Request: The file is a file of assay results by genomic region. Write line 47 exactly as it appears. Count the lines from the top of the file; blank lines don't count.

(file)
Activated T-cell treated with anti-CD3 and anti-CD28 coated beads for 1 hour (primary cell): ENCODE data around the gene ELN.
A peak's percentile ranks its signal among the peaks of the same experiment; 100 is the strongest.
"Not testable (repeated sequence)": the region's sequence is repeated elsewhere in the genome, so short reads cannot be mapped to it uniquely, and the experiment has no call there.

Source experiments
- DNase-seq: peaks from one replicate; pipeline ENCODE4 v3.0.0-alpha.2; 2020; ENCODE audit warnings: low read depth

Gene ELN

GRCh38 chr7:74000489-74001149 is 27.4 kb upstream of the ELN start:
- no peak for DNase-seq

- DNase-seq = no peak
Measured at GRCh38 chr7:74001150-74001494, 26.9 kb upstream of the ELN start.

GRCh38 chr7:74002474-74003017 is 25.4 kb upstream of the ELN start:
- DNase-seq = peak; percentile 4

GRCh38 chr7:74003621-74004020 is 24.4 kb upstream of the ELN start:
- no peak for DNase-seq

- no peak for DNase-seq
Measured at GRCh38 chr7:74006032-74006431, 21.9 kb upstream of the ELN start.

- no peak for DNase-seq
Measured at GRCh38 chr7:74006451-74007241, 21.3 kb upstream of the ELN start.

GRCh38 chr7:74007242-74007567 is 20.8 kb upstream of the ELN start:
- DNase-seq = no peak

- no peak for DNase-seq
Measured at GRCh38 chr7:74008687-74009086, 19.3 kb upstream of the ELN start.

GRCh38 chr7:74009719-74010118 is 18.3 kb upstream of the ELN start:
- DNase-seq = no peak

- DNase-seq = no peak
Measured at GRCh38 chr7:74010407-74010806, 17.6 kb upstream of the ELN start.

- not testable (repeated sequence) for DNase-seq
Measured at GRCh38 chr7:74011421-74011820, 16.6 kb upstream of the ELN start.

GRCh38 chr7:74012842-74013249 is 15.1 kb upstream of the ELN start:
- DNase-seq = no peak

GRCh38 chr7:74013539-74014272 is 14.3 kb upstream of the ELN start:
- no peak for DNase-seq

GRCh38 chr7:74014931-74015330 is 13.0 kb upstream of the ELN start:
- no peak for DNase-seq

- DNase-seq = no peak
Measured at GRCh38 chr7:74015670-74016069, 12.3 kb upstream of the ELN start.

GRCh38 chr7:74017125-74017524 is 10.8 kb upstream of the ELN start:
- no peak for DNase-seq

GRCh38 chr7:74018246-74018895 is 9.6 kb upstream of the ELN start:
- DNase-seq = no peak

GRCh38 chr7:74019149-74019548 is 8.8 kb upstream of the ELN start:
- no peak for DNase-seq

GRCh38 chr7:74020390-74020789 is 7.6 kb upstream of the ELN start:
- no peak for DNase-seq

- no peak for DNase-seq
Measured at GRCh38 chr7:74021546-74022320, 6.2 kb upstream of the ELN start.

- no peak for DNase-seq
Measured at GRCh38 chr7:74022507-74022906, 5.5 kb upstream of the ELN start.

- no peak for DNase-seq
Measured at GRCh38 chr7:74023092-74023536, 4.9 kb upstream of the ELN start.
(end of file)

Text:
- no peak for DNase-seq